Know thyself with practice
We have to remember that there are two different meanings of the verb practice. In one, we practice as a means to an end. We repeat an exercise until we become proficient at it, as we would practice layups in the driveway until they become automatic. The other kind of practice means merely to do. We practice meditation, we practice abstinence, we practice medicine, or at least we do on TV.
The term asana practice is inherently confusing. Because asana means posture, more or less, so we have posture practice. Are we then practicing poses to master poses? We go to the workshops of big name yoga teachers, and this is what happens: the teacher shows off some difficult, advanced posture or sequence, and everyone applauds.That’s ok. We applaud because the performance is impressive. It probably took an immense amount of practice, strength, determination, and poise for that instructor to know she can consistently nail that pose. And yet we’re told asana practice isn’t about mastering postures. We’re told we are using the postures as tools of self-knowledge.
If that sounds like bullshit lip-service, it’s because in the mouths of some, it is. But the longer I do yoga the more I understand asana practice to really be about self-knowledge. When we do yoga we repeat mental exercises, breath exercises, and posture exercises over and over again. And naturally we learn to move more easily into and out of postures. But the proficiency we gain is awareness: awareness of our mental patterns and states, awareness of the quality of our breath and our control over it, and awareness of our bodies and how we move through space. We never want to achieve automatic. We always want to be attentive, methodical, aware.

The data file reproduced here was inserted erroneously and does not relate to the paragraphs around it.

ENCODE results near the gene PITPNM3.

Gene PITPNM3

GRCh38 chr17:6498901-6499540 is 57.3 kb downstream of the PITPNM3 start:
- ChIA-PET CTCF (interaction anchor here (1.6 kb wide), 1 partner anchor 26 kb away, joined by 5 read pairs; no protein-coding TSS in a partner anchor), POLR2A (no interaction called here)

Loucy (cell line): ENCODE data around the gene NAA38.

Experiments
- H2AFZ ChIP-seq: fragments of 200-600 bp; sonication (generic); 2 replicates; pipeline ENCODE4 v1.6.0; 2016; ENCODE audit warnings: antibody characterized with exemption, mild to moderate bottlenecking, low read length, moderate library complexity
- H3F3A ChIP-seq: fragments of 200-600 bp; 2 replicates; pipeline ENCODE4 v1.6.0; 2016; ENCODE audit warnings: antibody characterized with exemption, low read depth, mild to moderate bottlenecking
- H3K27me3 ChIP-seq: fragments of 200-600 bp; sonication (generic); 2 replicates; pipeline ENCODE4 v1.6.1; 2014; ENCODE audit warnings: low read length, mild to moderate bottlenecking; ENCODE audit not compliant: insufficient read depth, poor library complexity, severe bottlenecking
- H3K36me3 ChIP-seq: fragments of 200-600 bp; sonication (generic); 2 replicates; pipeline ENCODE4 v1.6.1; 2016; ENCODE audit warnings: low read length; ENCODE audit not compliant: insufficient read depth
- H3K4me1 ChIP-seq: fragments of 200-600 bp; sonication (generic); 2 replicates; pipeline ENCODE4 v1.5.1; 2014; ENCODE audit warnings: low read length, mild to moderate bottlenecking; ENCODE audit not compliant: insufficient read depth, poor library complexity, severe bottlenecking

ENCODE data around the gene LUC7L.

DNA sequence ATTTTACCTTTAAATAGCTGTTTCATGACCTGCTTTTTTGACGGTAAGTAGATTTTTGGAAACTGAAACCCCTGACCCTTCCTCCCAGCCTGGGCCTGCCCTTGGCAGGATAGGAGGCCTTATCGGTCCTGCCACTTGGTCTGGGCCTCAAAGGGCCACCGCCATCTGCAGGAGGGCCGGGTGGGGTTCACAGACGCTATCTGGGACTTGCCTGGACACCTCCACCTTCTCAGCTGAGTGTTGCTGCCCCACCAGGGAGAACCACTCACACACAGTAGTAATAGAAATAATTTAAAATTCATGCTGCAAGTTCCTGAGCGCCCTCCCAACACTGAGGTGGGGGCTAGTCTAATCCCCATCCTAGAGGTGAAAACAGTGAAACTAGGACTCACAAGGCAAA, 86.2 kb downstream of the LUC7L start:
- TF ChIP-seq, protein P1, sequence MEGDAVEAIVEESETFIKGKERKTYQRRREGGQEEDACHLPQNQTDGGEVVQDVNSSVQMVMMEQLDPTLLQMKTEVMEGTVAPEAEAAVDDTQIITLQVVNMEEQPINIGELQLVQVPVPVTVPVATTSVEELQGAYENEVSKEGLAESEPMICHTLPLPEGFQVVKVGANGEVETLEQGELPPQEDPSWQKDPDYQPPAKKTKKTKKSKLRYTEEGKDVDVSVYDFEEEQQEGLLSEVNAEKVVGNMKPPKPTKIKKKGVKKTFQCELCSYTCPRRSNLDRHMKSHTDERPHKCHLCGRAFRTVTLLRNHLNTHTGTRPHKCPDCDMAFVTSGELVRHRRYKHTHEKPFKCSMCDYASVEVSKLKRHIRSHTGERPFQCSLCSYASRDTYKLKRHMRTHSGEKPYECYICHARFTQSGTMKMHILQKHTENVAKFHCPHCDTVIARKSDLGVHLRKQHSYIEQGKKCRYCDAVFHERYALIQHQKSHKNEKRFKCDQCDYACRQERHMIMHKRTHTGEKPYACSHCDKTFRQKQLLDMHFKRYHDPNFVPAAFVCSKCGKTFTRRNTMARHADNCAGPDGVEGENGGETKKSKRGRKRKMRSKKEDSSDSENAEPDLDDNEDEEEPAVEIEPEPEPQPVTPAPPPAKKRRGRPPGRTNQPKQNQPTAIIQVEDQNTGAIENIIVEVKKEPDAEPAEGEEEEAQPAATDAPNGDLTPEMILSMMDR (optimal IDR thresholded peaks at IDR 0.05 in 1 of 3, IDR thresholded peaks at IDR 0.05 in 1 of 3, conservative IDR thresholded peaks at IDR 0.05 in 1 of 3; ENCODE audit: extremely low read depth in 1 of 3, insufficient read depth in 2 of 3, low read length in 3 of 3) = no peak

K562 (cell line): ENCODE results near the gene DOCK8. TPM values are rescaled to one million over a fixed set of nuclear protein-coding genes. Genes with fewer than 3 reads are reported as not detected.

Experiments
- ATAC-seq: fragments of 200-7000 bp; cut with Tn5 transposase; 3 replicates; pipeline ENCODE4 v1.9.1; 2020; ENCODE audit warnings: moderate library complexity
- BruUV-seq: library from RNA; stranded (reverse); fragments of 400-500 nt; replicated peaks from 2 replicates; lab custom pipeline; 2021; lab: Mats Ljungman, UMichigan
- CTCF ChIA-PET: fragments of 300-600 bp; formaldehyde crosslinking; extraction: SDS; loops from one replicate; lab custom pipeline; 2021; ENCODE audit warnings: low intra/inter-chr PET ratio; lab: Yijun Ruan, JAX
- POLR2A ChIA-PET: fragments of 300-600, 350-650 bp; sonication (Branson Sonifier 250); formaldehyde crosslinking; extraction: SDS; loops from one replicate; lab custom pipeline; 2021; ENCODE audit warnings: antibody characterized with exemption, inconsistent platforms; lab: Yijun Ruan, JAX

We learn what feels normal, and what feels not right. This is important for several reasons, not least of which is we will notice sooner if we are injured or exhibiting symptoms of an illness. We won’t suddenly look in the mirror and see we’ve grown a hump on our backs, or a horn on our heads. We learn better command over our bodies, which means we’re less clumsy and injury-prone. We learn to use our breath to calm us in traffic, or to give us strength to hoist a bag of potting soil or courage to kill a cockroach.
Most important, to me, is the study of our minds and hearts. How easily do we give up? What motivates us? How do we react in the face of difficulty, change, success, boredom? To where do our minds wander? What do we need and love? Or, how do we beat ourselves up? What do we still hang onto that is no longer serving us?
“Know thyself” doesn’t mean paralyze yourself with self-consciousness. It doesn’t mean saying “I’m the kind of person who” blah blah blah (no one cares). It doesn’t mean ceaseless navel-gazing. And I don’t think it means cobbling together a narrative out of a string of events, either. It’s simpler than that, and more in the moment. Right now, how is your environment affecting the way you’re treating someone, for example? Right now, are you eating because you’re hungry or anxious? Right now, are you putting off doing something, and why?
Think about some dumb shit you did years ago. A “what was I thinking?” moment or era, that caused you or someone else pain. What you did or chose was probably the result of not knowing yourself in some way. You were not very practiced in self-awareness, and you hurt yourself or someone as a result. Or you reflexively responded to something, say a conflict, in a way that was habitual, but the habit (say, punching, or getting tatered, or subordinating your needs to someone else’s) wasn’t the best one. Our choices and behaviors affect everyone around us. So learning yourself isn’t selfish; your yoga practice isn’t selfish, unless there’s a nursery burning down next door and you can’t be bothered to pause your podcast and lend a hand.
Try this: at the beginning of your practice, set an intention. An intention is like a resolution, but smaller, shorter-term, achievable. Resolve to be aware. Use your awareness to add a little something to your library of self-knowledge. It can be anything, no matter how insignificant. Write it down in your yoga journal. (Make a yoga journal.) And keep on practicing, keep on learning yourself, because we don’t stop changing ’til we’re dead!